On the Today programme this morning, Secretary of State for schools, (and would-be chancellor), Ed Balls was defending the government's refusal to carry out a spending review, claiming that although they cannot say how much Labour will spend on schools it will be an increase, and although we don't know how much Labour will spend on schools the Conservatives will spend less.
Balls based this allegation on the fact that Michael Gove had refused to match one of his empty promises for extra spending - appparently it did not occur to this self-styled financial genius that perhaps, unlike the government, Gove was too responsible to promise to spend money which neither Labour or the Tories know they actually have to spend.
Balls also suggested that the reason he could afford to spend more money on schools is that Britain is recovering from recession faster than anticipated.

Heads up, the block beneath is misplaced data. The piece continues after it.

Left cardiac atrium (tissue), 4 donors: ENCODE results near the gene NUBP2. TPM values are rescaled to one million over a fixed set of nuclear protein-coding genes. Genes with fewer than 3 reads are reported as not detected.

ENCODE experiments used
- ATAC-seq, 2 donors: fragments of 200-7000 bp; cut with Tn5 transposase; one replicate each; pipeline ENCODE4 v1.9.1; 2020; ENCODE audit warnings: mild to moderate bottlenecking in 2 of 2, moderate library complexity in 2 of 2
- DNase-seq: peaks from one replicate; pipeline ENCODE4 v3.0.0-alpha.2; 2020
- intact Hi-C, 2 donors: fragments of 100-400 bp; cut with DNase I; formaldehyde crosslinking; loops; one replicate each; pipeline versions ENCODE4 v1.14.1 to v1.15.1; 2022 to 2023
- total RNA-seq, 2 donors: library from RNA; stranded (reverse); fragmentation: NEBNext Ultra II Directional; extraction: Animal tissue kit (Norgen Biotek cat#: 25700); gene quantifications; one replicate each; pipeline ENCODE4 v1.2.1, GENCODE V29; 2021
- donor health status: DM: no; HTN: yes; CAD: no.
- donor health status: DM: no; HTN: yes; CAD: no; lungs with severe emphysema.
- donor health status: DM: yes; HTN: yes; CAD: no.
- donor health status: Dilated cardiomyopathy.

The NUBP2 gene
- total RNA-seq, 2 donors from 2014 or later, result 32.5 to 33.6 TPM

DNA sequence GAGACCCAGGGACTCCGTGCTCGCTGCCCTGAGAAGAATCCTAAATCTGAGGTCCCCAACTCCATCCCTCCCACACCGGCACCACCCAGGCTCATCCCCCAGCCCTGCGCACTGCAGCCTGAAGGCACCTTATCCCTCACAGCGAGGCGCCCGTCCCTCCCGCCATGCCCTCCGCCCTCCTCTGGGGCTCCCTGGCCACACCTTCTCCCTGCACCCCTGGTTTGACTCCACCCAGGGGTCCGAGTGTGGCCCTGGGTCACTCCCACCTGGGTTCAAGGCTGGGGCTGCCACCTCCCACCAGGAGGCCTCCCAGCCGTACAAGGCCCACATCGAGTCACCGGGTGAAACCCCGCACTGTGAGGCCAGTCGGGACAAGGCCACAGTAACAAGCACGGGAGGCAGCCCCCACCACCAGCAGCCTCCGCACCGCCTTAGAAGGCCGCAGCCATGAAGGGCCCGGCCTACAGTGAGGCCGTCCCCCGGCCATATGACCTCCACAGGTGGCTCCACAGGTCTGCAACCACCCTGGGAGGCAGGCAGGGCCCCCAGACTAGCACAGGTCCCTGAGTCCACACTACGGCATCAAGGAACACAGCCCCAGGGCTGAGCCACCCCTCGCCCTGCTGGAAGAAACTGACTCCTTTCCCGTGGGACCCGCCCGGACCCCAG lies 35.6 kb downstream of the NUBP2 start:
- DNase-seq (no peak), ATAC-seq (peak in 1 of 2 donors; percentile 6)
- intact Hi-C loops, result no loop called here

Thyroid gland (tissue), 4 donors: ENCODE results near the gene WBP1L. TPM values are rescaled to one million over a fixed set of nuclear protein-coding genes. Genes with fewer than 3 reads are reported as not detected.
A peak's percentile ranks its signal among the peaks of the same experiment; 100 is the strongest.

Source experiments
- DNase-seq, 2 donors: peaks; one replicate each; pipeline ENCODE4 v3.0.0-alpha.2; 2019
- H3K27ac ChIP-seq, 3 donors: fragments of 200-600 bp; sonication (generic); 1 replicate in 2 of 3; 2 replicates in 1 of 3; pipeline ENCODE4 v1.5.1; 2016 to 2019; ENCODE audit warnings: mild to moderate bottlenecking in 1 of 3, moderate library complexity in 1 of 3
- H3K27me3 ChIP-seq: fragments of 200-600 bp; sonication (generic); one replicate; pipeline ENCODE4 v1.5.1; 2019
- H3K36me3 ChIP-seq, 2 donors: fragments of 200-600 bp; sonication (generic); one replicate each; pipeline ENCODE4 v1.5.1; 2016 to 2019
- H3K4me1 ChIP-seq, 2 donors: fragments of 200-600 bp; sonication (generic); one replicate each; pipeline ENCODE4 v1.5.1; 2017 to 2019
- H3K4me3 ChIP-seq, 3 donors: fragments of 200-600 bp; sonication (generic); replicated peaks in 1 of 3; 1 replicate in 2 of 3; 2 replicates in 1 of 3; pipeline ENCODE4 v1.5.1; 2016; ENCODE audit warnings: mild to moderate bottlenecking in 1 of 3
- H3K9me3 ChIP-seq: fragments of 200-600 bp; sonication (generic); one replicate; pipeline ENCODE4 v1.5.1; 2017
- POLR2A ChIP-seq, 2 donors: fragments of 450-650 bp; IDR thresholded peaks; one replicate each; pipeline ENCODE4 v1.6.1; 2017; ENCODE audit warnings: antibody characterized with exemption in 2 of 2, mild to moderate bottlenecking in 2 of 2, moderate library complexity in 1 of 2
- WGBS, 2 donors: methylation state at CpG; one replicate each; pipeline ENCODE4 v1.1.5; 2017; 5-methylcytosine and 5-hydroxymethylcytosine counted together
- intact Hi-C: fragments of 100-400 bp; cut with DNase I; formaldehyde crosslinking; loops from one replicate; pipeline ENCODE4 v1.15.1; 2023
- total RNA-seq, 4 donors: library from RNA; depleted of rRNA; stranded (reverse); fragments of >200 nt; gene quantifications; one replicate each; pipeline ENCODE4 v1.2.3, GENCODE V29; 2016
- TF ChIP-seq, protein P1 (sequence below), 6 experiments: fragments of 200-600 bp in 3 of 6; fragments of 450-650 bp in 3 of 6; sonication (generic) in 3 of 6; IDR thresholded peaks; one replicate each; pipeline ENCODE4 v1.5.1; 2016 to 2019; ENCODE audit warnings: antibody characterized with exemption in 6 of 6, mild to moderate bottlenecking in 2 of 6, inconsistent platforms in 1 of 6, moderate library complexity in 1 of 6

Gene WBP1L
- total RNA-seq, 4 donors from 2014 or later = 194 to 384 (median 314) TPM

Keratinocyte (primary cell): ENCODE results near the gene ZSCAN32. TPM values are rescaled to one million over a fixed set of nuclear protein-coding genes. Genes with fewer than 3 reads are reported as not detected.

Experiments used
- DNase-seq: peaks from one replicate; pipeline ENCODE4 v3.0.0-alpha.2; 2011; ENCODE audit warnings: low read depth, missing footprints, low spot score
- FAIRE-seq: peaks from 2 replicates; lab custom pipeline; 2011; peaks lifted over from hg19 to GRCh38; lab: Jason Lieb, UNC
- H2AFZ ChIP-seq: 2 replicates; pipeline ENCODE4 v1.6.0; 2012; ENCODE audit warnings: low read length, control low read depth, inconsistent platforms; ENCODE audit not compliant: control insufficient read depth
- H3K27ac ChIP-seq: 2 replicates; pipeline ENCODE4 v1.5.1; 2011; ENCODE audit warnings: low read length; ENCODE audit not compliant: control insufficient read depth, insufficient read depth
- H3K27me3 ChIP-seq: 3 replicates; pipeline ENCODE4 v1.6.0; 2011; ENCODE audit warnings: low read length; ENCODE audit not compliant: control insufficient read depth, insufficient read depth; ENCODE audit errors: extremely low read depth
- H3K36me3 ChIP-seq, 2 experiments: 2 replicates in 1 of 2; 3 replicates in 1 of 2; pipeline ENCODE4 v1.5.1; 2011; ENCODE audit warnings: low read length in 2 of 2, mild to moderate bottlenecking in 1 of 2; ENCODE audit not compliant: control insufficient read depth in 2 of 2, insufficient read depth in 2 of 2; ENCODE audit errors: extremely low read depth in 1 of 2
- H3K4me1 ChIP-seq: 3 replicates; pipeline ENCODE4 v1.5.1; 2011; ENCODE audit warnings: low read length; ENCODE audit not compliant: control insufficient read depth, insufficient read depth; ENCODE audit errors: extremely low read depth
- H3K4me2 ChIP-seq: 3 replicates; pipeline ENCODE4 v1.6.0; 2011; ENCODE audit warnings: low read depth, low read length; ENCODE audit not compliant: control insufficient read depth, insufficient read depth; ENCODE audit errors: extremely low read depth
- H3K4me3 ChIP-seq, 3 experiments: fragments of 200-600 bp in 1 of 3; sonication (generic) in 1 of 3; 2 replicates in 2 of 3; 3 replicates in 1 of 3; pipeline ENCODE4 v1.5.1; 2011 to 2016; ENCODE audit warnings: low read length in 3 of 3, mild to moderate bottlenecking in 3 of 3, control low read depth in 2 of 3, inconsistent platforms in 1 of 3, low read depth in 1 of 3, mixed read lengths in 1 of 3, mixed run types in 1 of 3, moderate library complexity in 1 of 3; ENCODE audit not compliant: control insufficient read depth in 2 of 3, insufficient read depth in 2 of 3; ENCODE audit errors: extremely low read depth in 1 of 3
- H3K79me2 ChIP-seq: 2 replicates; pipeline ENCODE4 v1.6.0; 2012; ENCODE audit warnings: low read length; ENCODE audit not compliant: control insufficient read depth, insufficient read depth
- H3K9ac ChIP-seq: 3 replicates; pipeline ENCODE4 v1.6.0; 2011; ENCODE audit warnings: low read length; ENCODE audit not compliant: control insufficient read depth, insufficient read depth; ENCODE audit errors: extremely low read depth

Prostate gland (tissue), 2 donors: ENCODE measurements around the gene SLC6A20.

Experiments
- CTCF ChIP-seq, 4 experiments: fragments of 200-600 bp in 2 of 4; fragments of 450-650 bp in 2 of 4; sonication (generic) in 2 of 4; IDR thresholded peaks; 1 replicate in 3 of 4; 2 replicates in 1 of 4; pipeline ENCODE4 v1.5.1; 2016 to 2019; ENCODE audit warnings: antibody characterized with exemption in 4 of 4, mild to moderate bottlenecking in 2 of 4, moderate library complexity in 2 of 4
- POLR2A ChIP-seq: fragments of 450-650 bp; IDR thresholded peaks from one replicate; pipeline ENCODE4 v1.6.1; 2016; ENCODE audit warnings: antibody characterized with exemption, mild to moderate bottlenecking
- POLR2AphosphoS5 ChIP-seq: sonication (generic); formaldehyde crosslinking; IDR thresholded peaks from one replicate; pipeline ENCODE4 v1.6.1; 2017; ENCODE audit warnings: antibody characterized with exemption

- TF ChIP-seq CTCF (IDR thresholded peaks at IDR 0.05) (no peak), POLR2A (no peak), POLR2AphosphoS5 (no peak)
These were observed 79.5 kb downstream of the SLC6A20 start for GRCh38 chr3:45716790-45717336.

Shortly afterwards when I arrived at the building where I was working today, the first thing I saw was a big TV screen in the foyer with the news of the official statistics for growth or rather lack of them.
And far from showing that the economy is recovering faster than expected, national income for the first quarter of this year had
1) dropped, not recovered
2) dropped by more than expected, so the position is worse than expected, not better
3) dropped by the largest quarterly amount in around 50 years.
In other words, Balls is not just the name of the school's secretary, it an accurate description of what he was talking on the radio this morning.
Only in this Labour government could the fact that a Chancellor with Alistair Darling's track record successfully defended his job have saved the country from someone much worse.